July 16, 2012, by China Policy Institute
Taiwanese dITplomacy (sic) in Kazakhstan
Kazakhstan is thirsty for technical innovations, being the fastest-growing Central Asian state with a GDP increase of 7.5% in 2011. Neither of its main trading partners – Russia and China – have the capability to dominate the IT market (although the Chinese brand Lenovo is making a good run for it). Therefore Taiwanese IT companies have plenty of room to enter Kazakhstan. The Computex Taipei 2012 International Fair received good publicity in the brand press and the opportunity for Taiwanese IT producers to interact with worldwide IT producers without leaving Asia has made the sector an important factor for Taiwanese image-building in Central Asia.
Taiwanese dITpomacy in Kazakhstan is a relatively new phenomenon, initiated by the opening of the Taiwan External Trade Development Council (TAITRA) Office in Almaty in 2004. Despite TAITRA Almaty being modest in its size and team, the Office is located strategically in the finest place – the biggest Kazakh city and its former capital, only a 3-hour-drive from the Kyrgyz capital. This is also the only office in Central Asia co-sponsored by the Taiwanese government – the closest Taipei Economic and Cultural Office (a quasi-embassy of Taiwan) has its premises in Moscow.
TAITRA Almaty has focused on two missions over the past few years. The first was facilitating trade contacts between Taiwanese and Kazakh traders with the IT industry being at the core of these negotiations. TAITRA supported Kazakh IT distributors with logistical aid in the organization of their visits to main Taiwanese IT trade shows. It also provided Kazakhs with leading innovative technology companies with office facilities available for periods of up to two years at the Taiwan Trade Centre in order to be able to further business contacts with Taiwanese producers.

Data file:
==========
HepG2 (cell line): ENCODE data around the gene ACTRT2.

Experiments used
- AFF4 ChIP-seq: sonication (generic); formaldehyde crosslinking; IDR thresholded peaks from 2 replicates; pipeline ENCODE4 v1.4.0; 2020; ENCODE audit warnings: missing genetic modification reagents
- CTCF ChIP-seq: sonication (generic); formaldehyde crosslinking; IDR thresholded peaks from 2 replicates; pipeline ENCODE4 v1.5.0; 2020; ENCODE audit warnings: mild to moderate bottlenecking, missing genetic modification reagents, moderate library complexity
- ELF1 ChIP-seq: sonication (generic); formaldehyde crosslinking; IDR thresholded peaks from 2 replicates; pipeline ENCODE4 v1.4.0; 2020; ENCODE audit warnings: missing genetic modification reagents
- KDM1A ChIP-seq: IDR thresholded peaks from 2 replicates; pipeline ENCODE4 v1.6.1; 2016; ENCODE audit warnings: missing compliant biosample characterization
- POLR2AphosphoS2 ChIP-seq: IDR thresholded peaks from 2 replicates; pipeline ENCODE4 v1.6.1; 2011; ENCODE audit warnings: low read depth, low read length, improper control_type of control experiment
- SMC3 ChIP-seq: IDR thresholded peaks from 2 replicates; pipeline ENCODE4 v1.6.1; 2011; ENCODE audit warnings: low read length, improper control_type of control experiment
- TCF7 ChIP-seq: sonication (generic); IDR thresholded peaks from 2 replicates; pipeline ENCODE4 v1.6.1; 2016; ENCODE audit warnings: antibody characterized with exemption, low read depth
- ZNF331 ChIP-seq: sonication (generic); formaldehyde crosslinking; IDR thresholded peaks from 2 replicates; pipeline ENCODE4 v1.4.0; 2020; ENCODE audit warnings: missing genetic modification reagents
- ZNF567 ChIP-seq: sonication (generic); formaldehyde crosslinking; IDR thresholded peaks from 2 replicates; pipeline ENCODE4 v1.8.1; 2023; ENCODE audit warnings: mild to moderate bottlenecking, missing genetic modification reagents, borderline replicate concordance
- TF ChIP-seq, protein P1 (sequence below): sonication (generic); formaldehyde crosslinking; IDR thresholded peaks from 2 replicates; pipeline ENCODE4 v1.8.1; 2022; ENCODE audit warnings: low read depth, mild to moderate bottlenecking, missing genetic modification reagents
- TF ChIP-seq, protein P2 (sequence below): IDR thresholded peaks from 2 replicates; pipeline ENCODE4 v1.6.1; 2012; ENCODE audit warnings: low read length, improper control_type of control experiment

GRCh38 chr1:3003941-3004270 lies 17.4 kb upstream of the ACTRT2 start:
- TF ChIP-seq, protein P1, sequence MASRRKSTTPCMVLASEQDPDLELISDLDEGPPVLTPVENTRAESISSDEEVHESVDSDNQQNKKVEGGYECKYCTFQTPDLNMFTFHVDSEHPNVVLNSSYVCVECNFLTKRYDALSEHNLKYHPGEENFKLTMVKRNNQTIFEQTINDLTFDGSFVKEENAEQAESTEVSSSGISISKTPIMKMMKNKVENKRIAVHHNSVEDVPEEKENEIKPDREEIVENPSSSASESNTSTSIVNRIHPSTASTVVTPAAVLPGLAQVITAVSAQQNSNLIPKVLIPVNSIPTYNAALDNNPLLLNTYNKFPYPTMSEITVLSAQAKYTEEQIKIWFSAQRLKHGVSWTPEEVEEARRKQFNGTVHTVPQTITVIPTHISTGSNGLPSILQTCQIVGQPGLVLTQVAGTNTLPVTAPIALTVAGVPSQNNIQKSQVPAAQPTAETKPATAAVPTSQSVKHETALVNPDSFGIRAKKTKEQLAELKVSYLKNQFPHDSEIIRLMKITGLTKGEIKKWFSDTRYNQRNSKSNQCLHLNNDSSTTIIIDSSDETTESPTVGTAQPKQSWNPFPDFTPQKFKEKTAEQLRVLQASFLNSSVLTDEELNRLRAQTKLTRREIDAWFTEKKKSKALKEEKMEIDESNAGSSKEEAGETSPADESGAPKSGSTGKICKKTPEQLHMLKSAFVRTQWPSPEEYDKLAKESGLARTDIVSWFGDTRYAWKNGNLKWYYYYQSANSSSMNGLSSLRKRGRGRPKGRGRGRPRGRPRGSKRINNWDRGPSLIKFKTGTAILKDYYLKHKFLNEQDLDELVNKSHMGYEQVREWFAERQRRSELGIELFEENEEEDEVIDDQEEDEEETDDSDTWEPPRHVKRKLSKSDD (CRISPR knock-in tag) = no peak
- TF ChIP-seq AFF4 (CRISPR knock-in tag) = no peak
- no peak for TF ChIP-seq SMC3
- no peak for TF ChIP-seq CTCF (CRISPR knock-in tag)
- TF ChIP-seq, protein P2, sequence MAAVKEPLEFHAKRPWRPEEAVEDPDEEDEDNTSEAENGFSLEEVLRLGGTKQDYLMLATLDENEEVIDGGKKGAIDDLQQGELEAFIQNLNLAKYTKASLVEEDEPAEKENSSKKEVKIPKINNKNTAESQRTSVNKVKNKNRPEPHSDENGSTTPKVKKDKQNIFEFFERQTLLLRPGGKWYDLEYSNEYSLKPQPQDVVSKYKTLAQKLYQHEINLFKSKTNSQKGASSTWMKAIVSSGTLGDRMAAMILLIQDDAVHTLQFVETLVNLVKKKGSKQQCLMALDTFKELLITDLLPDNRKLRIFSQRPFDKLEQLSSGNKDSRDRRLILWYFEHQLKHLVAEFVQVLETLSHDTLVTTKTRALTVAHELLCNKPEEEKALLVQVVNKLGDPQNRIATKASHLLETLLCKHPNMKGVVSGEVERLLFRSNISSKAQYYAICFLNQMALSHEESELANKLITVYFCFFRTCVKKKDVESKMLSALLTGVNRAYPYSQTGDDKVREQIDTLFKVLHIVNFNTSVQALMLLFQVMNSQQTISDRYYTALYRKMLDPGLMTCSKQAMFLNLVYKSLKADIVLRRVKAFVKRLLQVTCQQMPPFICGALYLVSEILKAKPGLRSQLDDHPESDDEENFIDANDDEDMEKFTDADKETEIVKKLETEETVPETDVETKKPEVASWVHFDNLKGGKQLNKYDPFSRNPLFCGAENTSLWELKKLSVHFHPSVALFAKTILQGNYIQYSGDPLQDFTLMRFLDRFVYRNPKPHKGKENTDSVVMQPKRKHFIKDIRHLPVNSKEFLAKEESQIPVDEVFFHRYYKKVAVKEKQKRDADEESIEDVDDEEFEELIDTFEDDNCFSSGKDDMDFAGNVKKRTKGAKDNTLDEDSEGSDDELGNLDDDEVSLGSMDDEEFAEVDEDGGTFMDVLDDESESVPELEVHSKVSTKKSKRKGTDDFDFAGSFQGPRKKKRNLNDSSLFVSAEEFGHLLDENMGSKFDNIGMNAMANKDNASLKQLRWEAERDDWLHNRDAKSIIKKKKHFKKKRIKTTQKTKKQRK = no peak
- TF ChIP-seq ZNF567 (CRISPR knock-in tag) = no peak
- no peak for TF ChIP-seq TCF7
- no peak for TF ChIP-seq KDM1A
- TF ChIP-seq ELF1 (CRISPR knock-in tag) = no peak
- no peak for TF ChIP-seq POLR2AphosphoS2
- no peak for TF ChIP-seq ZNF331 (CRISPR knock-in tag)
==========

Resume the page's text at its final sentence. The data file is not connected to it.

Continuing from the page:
The second mission of TAITRA Almaty has been to fill the commercial gaps in the Kazakh domestic market with Taiwanese products and to establish the trade brands of Taiwanese goods. TAITRA attempts to show that Taiwan is not only the home of Acer, Asus and Gigabyte, but also a manufacturer of components and final products for other globally-recognized brands from Europe and the US. As the Head of TAITRA Almaty says, ‘Why do they [Kazakhs distributors – aut.] have to travel all that way to Germany or the US, if they can have it from us?!’
This ‘IT diplomacy’ has already paid off. The IT brand press forms a public medium in which the notion of Taiwan as an entity separate from the mainland of China is most prominent. Neither the Kazakh academic community nor public opinion distinguishes between Taiwanese and Chinese nationals, a difference commonly (although not diplomatically) recognised in most Western states. Taiwan has been presented as rich and successful economy that is worth looking at in contrast to China, which is still seen as a producer of cheap and bad quality goods. Despite the fact that TAITRA Almaty distances itself from any form of political agenda, it has contributed immensely to Taiwanese image-building in Kazakhstan. Given the Kazakh appetite for technical novelties, their soft spot for luxury products and the value attached to branded goods, the IT future of the little island of Taiwan seems to have set sail on a rising tide.
Elzbieta Maria Pron is PhD candidate at the School of Contemporary Chinese Studies, University of Nottingham.
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